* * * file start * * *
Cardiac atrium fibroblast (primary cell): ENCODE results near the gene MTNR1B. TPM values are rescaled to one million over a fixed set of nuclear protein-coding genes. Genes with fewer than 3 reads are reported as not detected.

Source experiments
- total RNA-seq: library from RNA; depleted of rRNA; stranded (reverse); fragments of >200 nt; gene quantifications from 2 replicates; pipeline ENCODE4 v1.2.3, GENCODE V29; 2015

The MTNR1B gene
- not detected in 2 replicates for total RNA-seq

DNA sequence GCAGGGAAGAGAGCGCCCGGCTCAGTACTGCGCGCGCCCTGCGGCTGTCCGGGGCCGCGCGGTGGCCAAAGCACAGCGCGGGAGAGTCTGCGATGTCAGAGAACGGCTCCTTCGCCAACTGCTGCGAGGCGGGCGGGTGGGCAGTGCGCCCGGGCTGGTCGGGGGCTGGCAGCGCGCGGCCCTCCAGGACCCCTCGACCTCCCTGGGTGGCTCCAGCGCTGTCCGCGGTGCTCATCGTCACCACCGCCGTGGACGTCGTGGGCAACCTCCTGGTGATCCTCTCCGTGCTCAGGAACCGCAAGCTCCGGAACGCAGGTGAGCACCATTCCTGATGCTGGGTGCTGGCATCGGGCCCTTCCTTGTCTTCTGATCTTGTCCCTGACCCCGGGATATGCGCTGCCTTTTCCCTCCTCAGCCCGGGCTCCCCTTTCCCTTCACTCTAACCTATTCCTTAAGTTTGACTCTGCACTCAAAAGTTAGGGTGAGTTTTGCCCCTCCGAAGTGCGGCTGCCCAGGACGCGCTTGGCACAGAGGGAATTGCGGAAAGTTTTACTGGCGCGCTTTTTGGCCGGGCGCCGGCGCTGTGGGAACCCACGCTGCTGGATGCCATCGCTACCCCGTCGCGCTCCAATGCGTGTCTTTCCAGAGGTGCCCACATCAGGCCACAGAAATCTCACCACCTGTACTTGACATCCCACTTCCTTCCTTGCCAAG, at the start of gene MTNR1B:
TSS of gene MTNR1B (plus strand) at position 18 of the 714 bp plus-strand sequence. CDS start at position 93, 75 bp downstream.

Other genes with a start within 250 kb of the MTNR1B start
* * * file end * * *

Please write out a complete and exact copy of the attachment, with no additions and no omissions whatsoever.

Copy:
Cardiac atrium fibroblast (primary cell): ENCODE results near the gene MTNR1B. TPM values are rescaled to one million over a fixed set of nuclear protein-coding genes. Genes with fewer than 3 reads are reported as not detected.

Source experiments
- total RNA-seq: library from RNA; depleted of rRNA; stranded (reverse); fragments of >200 nt; gene quantifications from 2 replicates; pipeline ENCODE4 v1.2.3, GENCODE V29; 2015

The MTNR1B gene
- not detected in 2 replicates for total RNA-seq

DNA sequence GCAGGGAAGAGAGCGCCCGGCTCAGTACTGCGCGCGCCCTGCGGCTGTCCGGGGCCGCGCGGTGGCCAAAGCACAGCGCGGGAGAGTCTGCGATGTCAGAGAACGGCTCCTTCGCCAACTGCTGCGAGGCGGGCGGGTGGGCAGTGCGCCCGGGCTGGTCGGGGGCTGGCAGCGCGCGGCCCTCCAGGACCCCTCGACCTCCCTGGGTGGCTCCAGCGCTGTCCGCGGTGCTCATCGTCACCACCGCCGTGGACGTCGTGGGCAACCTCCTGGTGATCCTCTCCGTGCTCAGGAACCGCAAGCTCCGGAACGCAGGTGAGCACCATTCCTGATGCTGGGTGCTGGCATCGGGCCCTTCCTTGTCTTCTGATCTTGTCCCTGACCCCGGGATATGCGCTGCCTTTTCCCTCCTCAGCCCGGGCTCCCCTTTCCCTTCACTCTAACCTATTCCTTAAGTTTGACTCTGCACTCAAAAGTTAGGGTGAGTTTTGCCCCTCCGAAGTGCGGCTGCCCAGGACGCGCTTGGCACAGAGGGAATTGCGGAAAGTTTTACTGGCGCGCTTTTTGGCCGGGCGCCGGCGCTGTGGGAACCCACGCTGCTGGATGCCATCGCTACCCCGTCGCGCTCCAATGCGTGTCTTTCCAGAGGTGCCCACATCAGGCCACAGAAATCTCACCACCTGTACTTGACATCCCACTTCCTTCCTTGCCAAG, at the start of gene MTNR1B:
TSS of gene MTNR1B (plus strand) at position 18 of the 714 bp plus-strand sequence. CDS start at position 93, 75 bp downstream.

Other genes with a start within 250 kb of the MTNR1B start